The Heart of Islam: Enduring Values for Humanity (Paperback)
As the specter of religious extremism has become a fact of life today, the temptation is great to allow the evil actions and perspectives of a minority to represent an entire tradition. In the case of Islam, there has been much recent confusion in the Western world centered on distorted portrayals of its core values. Born of ignorance, such confusion feeds the very problem at hand.
In The Heart of Islam one of the great intellectual figures in Islamic history offers a timely presentation of the core spiritual and social values of Islam: peace, compassion, social justice, and respect for the other. Seizing this unique moment in history to reflect on the essence of his tradition, Seyyed Hossein Nasr seeks to "open a spiritual and intellectual space for mutual understanding." Exploring Islamic values in scripture, traditional sources, and history, he also shows their clear counterparts in the Jewish and Christian traditions, revealing the common ground of the Abrahamic faiths.
Nasr challenges members of the world's civilizations to stop demonizing others while identifying themselves with pure goodness and to turn instead to a deeper understanding of those shared values that can solve the acute problems facing humanity today. "Muslims must ask themselves what went wrong within their own societies," he writes, "but the West must also pose the same question about itself . . . whether we are Muslims, Jews, Christians, or even secularists, whether we live in the Islamic world or in the West, we are in need of meaning in our lives, of ethical norms to guide our actions, of a vision that would allow us to live at peace with each other and with the rest of God's creation." Such help, he believes, lies at the heart of every religion and can lead the followers of the Abrahamic religions (Judaism, Christianity, and Islam) as well as other religious and spiritual traditions to a new future of mutual respect and common global purpose.
The Heart of Islam is a landmark presentation of enduring value that offers hope to humanity, and a compelling portrait of the beauty and appeal of the faith of 1.2 billion people.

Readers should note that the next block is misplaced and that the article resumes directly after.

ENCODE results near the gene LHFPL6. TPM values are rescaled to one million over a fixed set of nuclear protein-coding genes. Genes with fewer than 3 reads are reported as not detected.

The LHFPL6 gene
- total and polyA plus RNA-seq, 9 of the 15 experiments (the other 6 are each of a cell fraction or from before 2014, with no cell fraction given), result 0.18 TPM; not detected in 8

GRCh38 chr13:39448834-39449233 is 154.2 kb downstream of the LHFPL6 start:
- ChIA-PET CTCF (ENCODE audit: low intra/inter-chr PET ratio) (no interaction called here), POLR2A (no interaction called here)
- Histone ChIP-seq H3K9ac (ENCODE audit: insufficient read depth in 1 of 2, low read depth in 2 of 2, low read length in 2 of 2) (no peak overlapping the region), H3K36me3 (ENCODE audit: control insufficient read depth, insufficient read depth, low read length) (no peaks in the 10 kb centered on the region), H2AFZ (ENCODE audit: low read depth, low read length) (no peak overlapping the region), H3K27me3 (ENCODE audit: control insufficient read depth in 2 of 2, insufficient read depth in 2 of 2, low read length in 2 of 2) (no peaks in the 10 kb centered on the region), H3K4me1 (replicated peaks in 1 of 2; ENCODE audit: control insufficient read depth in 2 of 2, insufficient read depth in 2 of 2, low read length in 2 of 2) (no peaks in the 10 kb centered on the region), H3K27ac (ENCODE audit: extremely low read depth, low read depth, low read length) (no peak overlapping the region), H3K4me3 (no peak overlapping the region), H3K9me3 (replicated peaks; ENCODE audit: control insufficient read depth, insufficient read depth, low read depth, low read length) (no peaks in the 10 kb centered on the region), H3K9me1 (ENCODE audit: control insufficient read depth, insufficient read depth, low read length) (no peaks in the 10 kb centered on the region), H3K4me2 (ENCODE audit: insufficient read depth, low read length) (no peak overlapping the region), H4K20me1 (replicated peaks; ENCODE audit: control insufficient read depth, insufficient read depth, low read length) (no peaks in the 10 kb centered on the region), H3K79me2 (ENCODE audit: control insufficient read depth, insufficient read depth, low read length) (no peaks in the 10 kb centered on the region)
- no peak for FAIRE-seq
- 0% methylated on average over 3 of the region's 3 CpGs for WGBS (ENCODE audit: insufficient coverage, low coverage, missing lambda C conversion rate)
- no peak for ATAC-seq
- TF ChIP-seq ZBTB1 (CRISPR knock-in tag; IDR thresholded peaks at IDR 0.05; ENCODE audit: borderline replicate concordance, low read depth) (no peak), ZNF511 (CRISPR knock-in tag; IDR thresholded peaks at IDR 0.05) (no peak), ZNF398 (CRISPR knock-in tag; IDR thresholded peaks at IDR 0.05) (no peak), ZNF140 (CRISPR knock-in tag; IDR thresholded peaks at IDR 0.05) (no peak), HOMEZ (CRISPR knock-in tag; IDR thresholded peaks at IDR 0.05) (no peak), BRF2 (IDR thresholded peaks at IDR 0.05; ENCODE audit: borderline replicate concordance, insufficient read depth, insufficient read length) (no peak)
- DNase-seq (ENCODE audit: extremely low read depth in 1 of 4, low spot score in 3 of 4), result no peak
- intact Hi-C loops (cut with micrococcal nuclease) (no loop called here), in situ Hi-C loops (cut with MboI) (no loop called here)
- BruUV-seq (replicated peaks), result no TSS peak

Seyyed Hossein Nasr is university professor of Islamic Studies at George Washington University. Author of over fifty books, Professor Nasr is a well-known and highly respected intellectual figure both in the West and in the Islamic world. Born in Tehran, raised from the age of twelve in the United States, and a graduate of MIT and Harvard University, Nasr is well qualified to explain Islam to a Western audience. He appears frequently on Meet the Press, as well as other national news shows.
“This is exactly the right book... to counter the demonizing stereotypes of Islam proliferated by the war on terrorism” — Huston Smith, author of The World's Religions
“Professor Nasr has put the beauty and appeal of Islam into clear and readable English.” — John Shelby Spong, author of A New Christianity for a New World
“This sensitive, insightful and beautifully written book comes as a ray of sunshine.” — Mark Juergensmeyer, author of Terror in the Mind of God Mark Juergensmeyer, author of Terror in the Mind of God Mark Juergensmeyer, author of Terror in the Mind of God Mark Juergensmeyer, author of Terror in the Mind of God
“Filled with challenge and insight...an indispensable text.” — Rabbi Michael Paley
“A lasting, honest, and intimate tour of Islam’s basic aspects...” — The [New Jersey] Star-Ledger
“A first-tier Islamic scholar ... it is hard to imagine a better introduction to the faith.” — Library Journal
“[I]t is hard to imagine a better introduction to the faith.” — Library Journal
“An illuminating new book that explores the spiritual and social values of the faith of one-fifth of humanity.” — Christian Science Monitor
“The most important study of Islam in all its breadth and all its depth available in the English language.” — Gai Eaton, author of Islam and the Destiny of Man
“Concise, clear, and eloquent, it has the crystalline ring of the voice of reason and cuts through layers of ignorance.” — The World & I